For the past year, those programs have been pulling many of their city funds from a $680,000 pot of 2016 marijuana tax revenues. City council pre-emptively allocated the savings to bridge the budgetary fissure following the cessation of photo red light in late 2018. The pot fund was dinged some $350,000 last year, with another $150,000 expected to be used in 2020, according to city budget documents. Once the marijuana funds are exhausted, many service providers will be facing 30 to 40 percent reductions in city funding.

To stem the shearing, city staffers have continued to tinker with the general fund.

“The reduction of (photo red light) revenue results in some budget cuts and significant additional (sic) to the General Fund,” city staffers wrote in an April memo.

Deputy City Manager Jason Batchelor said about $800,000 previously allocated to various service providers has been shifted to the general fund since voters pulled the plug on the traffic cameras. That’s money that is now being steered away from other city projects and services.

“That’s $800,000 that’s not available for other general fund needs,” Batchelor said.

The Comitis Crisis Center, Gateway Domestic Violence Services, Sungate Kids and a pair of programs offered by Aurora Mental Health all received fewer dollars this year due to the lack of photo red light revenue, according to city documents.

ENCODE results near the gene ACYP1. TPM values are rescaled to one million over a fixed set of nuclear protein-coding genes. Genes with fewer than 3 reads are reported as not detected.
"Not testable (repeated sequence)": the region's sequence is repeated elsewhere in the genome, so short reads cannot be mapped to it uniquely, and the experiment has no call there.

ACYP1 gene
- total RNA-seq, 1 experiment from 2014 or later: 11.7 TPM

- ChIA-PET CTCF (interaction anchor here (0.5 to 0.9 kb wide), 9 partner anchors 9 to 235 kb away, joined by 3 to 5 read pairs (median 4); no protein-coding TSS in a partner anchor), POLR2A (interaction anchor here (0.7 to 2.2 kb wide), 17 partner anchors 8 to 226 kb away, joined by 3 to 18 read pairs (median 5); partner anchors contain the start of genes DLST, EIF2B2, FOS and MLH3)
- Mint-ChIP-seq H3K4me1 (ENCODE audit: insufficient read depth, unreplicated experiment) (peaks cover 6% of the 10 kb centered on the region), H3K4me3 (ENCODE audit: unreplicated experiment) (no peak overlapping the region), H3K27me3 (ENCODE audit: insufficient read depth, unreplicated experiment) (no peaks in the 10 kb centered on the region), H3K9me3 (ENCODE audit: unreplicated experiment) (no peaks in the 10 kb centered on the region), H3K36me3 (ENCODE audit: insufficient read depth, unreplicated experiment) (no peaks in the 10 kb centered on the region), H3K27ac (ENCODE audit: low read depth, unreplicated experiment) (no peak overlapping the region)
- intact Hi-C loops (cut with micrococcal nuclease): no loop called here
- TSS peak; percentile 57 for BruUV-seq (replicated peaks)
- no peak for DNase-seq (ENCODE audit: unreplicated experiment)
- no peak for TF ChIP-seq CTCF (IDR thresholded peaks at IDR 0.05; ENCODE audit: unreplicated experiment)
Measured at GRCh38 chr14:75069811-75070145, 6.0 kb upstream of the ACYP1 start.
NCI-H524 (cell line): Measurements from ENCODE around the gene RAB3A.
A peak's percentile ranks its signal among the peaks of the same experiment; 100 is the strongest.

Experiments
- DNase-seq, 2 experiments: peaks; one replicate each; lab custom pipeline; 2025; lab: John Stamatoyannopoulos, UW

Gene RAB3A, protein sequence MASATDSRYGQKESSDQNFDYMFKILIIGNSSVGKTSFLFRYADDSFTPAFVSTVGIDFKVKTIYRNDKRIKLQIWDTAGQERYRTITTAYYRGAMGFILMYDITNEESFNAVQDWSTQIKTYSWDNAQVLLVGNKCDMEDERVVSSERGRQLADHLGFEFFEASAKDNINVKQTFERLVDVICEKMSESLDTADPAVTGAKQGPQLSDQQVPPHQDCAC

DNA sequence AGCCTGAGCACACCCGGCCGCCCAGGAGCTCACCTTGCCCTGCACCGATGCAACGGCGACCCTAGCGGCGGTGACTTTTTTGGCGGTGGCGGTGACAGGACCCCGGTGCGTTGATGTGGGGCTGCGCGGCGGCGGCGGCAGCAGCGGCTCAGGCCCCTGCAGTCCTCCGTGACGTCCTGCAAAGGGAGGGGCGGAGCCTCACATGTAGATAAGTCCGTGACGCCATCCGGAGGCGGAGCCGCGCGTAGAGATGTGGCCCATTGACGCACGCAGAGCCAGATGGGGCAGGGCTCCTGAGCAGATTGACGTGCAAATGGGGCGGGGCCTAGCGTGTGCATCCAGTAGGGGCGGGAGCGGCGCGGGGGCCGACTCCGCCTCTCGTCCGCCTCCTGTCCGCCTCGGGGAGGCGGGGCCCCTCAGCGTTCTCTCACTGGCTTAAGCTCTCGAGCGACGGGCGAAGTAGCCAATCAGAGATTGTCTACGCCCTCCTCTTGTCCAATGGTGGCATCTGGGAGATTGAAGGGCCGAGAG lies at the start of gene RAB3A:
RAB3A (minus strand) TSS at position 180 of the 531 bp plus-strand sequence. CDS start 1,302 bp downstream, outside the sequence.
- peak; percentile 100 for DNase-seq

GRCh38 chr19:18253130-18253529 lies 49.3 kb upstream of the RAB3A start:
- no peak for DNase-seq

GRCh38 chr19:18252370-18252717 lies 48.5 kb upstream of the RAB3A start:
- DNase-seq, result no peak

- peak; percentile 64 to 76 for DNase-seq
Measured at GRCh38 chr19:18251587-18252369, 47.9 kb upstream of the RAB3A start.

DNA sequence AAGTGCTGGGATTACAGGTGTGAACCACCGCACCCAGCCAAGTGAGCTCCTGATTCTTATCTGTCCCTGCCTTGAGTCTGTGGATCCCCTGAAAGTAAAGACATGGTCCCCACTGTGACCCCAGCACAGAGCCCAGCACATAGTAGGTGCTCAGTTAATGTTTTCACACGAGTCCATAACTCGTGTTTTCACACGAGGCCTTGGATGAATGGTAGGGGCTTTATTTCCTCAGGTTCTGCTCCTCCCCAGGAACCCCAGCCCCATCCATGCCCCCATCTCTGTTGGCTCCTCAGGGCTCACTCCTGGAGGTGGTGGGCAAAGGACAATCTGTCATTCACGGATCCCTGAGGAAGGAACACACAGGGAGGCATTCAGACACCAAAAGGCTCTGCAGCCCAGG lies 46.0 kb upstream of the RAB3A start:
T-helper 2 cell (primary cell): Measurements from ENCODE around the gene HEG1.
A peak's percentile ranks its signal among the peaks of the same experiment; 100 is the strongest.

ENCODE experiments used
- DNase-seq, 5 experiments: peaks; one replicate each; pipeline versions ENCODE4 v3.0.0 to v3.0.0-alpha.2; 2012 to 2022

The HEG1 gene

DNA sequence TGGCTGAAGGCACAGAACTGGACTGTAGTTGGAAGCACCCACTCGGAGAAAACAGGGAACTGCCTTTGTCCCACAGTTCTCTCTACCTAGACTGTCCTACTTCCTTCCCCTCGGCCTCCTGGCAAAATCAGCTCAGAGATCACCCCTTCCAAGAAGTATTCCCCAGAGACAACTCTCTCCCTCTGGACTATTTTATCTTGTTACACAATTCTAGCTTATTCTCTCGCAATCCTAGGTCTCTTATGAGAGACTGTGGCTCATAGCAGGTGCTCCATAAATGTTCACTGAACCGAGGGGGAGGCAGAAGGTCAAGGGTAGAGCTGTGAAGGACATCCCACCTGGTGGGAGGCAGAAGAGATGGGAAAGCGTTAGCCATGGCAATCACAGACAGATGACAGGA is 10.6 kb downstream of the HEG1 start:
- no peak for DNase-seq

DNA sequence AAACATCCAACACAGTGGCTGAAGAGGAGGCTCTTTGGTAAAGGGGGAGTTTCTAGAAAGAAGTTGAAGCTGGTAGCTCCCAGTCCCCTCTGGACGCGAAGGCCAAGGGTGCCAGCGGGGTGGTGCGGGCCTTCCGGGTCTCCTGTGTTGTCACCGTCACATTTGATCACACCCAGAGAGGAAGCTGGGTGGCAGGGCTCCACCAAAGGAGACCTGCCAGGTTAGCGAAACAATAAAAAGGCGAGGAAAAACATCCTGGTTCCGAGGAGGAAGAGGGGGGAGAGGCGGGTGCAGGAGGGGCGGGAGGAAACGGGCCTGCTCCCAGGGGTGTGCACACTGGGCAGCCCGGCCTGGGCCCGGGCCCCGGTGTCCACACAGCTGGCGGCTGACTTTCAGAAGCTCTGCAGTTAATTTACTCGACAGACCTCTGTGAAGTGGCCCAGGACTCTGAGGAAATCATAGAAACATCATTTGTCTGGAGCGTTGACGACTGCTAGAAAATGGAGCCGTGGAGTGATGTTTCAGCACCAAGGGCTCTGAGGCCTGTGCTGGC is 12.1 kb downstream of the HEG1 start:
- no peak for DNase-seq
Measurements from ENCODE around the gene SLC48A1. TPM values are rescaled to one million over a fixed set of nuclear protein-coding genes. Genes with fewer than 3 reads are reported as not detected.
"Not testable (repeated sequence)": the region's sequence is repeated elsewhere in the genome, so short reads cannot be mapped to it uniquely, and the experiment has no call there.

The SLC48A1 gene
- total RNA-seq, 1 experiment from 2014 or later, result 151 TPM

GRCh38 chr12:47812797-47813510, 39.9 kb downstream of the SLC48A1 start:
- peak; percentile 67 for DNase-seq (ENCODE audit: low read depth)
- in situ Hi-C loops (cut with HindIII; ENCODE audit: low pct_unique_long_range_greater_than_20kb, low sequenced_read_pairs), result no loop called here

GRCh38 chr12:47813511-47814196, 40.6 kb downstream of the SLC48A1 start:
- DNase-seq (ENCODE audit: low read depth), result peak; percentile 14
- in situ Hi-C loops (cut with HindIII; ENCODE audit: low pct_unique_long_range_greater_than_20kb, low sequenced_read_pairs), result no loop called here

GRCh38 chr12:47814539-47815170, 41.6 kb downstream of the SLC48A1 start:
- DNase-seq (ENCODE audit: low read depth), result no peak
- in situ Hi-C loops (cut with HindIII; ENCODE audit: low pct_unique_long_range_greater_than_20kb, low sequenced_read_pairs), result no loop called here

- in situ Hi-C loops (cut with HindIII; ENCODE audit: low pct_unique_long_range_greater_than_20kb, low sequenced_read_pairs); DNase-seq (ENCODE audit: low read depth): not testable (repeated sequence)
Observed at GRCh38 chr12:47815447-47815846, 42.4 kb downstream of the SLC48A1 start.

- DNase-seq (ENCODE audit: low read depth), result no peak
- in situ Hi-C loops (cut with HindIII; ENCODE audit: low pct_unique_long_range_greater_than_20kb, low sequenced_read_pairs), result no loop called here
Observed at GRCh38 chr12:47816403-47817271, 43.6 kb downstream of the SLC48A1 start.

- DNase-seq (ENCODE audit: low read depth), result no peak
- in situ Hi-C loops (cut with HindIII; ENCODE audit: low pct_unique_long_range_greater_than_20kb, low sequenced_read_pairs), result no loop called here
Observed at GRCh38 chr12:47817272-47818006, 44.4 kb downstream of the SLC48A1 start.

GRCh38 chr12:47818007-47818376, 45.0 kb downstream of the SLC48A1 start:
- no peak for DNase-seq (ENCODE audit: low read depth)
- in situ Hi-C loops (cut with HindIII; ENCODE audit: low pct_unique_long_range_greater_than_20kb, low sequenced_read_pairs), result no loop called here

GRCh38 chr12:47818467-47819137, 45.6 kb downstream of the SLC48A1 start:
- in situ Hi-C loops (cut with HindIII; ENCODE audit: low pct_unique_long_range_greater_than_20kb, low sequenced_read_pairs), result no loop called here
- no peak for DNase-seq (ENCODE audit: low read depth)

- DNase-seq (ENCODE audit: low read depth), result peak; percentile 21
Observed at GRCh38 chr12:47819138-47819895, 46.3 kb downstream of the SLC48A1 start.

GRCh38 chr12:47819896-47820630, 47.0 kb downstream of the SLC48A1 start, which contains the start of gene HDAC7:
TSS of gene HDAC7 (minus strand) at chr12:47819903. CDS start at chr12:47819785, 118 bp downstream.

And while all of those providers said they would endeavor to provide the same services despite receiving less money, officials indicated future cuts could be disastrous.

“Gateway does not have the cash flow to backfill cuts from the Nexus Program,” James Gillespie, executive director of Gateway Domestic Violence Services, wrote to the city in his annual grant request.

A car travels through a red light heading south on Abilene St., crossing Alameda Ave. Feb. 06, 2020. Drivers no need fear retribution of running red lights after the removal of the red-light camera that used to loom over the intersection.
Photo by Philip B. Poston/Sentinel Colorado

City Council Members christened Aurora’s so-called Nexus grant program in 2006 with the goal of providing more money to service providers with a “nexus to law enforcement,” according to city documents.

Still, Gillespie said staff would find ways to pick up the slack.